Hiring Advice from Steve Jobs, Richard Branson, and Tony Hsieh
September 5, 2013
One of the most profound quotes from Picasso, “Good artists copy, great artists steal,” especially resonated with Steve Jobs. During an interview Jobs said - “We (at Apple) have always been shameless about stealing great ideas. It comes down to trying to expose yourself to the best things that humans have done and bring those things in to what you are doing.”
One way for you to learn as a recruiter is to borrow/steal a hiring strategy from some of the greatest recruiting minds of our times. Here are a few examples to inspire you and start you off:
1. Hire Collaboratively
One of the hiring principles that made Apple a successful organization was Steve Job’s belief in a collaborative hiring process. As Jobs explained, “When we hire someone, even if they are going to be in marketing, I will have them talk to the design folks and the engineers.”
It’s common at Apple that interviewees will speak to at least a dozen people across several disciplines. Candidates have been known to not receive offers as a result of one interviewer having concerns.
Exposure to other interviewers could very well reveal aspects of the candidate that you might not have seen yourself. For the most accurate hiring decision, share interview results and reach consensus among key team members who will ultimately work collaboratively with the new employee.
To develop a collaborative hiring team, include people who know the position best: employees who have previously held or are currently holding the position, fellow team members and supervisors, others who interact with the position, and HR.
2. Hire People You Need, Not People You Like
Richard Branson’s philosophy on hiring is that organizations should avoid working with friends because it will be hard to let them go if it doesn’t work out.
Whether you are considering hiring friends, people whose viewpoints or strengths are similar to yours, or individuals you simply like, it is prudent to not allow the candidates’ likability unjustifiably influence a hiring decision.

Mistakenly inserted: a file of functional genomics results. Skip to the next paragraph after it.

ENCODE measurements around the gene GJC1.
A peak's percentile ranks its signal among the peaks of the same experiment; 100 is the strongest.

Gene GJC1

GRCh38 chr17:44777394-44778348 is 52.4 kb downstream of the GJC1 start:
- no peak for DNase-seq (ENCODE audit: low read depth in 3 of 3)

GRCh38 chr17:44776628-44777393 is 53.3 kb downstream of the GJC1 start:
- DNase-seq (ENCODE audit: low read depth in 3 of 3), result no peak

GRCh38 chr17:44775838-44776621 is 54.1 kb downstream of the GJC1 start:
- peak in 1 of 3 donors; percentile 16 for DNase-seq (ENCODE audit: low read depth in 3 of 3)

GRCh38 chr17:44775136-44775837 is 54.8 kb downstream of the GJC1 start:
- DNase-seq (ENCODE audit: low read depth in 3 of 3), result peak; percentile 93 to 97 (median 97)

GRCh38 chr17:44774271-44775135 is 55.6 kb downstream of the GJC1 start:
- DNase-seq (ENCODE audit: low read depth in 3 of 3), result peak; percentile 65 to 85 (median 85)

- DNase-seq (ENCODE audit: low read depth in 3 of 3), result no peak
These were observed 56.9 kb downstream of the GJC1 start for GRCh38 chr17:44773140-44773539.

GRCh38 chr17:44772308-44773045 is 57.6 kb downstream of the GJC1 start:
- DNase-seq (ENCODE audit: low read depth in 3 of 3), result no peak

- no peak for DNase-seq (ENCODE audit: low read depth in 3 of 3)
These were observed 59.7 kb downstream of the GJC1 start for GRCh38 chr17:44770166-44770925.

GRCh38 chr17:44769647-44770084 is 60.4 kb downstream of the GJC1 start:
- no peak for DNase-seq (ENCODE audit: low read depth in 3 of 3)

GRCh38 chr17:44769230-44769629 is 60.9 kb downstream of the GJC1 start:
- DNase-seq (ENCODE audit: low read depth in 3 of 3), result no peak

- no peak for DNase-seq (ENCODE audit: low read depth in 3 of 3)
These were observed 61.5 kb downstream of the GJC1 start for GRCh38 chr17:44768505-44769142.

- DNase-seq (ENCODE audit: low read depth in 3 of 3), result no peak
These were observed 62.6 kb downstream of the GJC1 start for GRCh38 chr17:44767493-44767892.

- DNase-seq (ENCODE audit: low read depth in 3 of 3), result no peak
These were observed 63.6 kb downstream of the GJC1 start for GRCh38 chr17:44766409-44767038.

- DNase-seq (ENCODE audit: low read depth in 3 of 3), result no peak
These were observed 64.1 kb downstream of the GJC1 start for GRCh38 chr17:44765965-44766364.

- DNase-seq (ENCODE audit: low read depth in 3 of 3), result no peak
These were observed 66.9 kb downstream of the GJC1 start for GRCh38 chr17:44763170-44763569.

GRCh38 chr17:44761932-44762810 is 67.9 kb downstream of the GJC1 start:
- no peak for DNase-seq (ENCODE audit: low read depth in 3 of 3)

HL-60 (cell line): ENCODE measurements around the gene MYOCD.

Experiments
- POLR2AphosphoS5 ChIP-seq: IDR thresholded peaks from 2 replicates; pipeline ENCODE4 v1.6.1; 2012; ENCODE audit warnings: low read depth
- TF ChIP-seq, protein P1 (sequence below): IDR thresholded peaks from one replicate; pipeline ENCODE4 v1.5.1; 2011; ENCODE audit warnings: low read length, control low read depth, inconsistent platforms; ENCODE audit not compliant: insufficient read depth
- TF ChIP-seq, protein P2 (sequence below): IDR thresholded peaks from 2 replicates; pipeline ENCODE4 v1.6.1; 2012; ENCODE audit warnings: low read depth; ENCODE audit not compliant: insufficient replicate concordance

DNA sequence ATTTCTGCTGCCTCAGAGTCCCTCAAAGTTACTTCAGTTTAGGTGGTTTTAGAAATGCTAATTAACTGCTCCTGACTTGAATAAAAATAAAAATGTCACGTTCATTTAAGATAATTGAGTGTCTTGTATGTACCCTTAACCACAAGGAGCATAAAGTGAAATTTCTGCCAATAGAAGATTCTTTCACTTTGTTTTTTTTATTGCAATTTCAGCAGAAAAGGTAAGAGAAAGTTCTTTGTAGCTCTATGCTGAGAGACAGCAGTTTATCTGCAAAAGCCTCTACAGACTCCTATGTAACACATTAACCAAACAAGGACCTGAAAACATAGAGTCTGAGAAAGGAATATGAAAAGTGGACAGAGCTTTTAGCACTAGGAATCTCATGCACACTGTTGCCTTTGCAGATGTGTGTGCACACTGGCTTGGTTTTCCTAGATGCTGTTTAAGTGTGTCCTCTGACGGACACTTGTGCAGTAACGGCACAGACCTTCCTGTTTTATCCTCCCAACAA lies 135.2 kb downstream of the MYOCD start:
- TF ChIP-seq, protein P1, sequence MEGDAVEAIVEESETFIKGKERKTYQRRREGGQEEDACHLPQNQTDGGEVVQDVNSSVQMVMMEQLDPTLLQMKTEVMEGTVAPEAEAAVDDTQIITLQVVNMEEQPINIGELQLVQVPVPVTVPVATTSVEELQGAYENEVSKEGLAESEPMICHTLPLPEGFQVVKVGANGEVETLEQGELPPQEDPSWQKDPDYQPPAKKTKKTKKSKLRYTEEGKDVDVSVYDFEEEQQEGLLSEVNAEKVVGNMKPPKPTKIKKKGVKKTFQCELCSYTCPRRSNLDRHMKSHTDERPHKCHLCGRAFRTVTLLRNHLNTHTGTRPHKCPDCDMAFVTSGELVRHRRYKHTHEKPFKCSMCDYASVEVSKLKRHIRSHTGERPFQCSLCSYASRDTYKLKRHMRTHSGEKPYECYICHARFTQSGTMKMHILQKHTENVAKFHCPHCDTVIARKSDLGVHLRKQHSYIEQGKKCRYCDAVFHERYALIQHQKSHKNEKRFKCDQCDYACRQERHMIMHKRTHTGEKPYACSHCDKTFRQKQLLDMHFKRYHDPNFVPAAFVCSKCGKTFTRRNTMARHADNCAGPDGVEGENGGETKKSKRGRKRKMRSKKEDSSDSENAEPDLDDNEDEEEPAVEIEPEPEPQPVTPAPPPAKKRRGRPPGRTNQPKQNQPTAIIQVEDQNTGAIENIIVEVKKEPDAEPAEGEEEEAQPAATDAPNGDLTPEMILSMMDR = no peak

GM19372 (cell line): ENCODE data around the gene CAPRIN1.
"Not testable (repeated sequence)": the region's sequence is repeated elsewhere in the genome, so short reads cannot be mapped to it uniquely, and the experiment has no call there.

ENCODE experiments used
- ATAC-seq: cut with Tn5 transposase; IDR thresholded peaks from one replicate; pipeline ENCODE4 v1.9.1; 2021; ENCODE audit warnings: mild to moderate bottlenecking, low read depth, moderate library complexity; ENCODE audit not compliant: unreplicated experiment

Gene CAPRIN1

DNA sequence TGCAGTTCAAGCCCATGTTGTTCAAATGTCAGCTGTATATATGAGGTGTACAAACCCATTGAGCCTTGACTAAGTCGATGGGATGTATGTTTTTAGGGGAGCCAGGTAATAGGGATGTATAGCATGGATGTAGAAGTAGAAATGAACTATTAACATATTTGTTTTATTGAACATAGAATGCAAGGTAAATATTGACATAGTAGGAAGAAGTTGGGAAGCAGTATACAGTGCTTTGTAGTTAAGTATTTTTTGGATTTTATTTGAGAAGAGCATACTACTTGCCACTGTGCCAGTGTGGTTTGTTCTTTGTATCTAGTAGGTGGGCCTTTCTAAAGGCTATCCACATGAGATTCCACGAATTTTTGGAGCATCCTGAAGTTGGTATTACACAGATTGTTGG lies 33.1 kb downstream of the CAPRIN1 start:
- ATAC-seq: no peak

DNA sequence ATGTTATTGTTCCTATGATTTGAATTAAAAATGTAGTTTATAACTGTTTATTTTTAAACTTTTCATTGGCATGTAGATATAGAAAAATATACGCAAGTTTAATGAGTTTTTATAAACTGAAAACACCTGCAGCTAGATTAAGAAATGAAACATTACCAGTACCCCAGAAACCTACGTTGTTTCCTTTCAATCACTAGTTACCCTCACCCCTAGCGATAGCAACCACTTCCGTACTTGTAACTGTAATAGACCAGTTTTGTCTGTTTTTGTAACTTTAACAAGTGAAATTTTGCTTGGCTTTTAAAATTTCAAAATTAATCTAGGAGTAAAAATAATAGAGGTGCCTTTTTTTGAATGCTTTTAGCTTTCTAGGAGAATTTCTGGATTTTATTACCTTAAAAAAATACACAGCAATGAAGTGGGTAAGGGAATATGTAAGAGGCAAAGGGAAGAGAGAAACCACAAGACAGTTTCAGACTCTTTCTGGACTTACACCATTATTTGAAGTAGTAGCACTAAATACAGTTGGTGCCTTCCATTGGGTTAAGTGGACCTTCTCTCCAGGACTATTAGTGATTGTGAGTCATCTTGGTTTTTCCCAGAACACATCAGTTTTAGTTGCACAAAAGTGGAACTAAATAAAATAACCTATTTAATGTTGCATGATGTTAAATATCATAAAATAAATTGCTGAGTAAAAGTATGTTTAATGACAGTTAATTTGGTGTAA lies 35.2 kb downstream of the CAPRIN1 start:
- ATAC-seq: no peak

To avoid hiring for the wrong reasons, carefully define your job requirements including specific skills, behaviors, characteristics, and motivators, incorporate what motivates your customers and what drives value for your company, and prepare interview questions and a hiring process to reveal if a candidate truly meets your criteria.
3. Pass On Talented People If They’re Not a Cultural Fit
Tony Hsieh, the CEO of Zappos said, “We’ve actually passed on a lot of smart, talented people that we know can make an immediate impact on our top or bottom line but if they’re not good for our culture then we won’t hire them for that reason alone.”
At Zappos each candidate goes through a cultural fit interview which represents 50% of the weight in hiring. Behavior-based questions are asked that assess a candidate’s fit with the organization’s 10 core values including: “deliver WOW through service” and “create fun and a little weirdness”. Candidates must pass this interview before speaking with the hiring managers.
Cultural fit can also be assessed by digging into a candidate’s past culture and determining where they excelled, what they enjoyed, what they struggled with in their jobs and in working with bosses, and how they handled change.